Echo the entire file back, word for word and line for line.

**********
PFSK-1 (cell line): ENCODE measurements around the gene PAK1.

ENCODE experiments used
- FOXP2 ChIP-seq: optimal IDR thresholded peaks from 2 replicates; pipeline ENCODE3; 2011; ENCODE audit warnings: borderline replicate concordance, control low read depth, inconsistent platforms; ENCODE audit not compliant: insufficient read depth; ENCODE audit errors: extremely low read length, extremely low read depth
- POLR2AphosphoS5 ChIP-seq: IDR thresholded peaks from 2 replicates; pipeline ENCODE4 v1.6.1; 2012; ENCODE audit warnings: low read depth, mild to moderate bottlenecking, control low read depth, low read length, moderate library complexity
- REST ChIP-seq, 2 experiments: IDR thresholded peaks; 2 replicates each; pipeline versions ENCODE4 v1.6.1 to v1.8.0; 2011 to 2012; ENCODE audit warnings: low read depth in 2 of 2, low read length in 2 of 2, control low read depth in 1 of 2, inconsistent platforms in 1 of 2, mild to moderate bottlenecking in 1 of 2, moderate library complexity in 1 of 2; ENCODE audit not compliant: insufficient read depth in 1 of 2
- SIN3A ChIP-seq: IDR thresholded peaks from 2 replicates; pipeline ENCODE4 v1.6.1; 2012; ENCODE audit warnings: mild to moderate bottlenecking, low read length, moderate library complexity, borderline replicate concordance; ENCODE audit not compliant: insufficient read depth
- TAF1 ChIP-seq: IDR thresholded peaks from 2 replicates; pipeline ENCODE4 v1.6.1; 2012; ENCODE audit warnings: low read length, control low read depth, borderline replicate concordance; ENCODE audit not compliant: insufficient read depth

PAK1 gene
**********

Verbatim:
PFSK-1 (cell line): ENCODE measurements around the gene PAK1.

ENCODE experiments used
- FOXP2 ChIP-seq: optimal IDR thresholded peaks from 2 replicates; pipeline ENCODE3; 2011; ENCODE audit warnings: borderline replicate concordance, control low read depth, inconsistent platforms; ENCODE audit not compliant: insufficient read depth; ENCODE audit errors: extremely low read length, extremely low read depth
- POLR2AphosphoS5 ChIP-seq: IDR thresholded peaks from 2 replicates; pipeline ENCODE4 v1.6.1; 2012; ENCODE audit warnings: low read depth, mild to moderate bottlenecking, control low read depth, low read length, moderate library complexity
- REST ChIP-seq, 2 experiments: IDR thresholded peaks; 2 replicates each; pipeline versions ENCODE4 v1.6.1 to v1.8.0; 2011 to 2012; ENCODE audit warnings: low read depth in 2 of 2, low read length in 2 of 2, control low read depth in 1 of 2, inconsistent platforms in 1 of 2, mild to moderate bottlenecking in 1 of 2, moderate library complexity in 1 of 2; ENCODE audit not compliant: insufficient read depth in 1 of 2
- SIN3A ChIP-seq: IDR thresholded peaks from 2 replicates; pipeline ENCODE4 v1.6.1; 2012; ENCODE audit warnings: mild to moderate bottlenecking, low read length, moderate library complexity, borderline replicate concordance; ENCODE audit not compliant: insufficient read depth
- TAF1 ChIP-seq: IDR thresholded peaks from 2 replicates; pipeline ENCODE4 v1.6.1; 2012; ENCODE audit warnings: low read length, control low read depth, borderline replicate concordance; ENCODE audit not compliant: insufficient read depth

PAK1 gene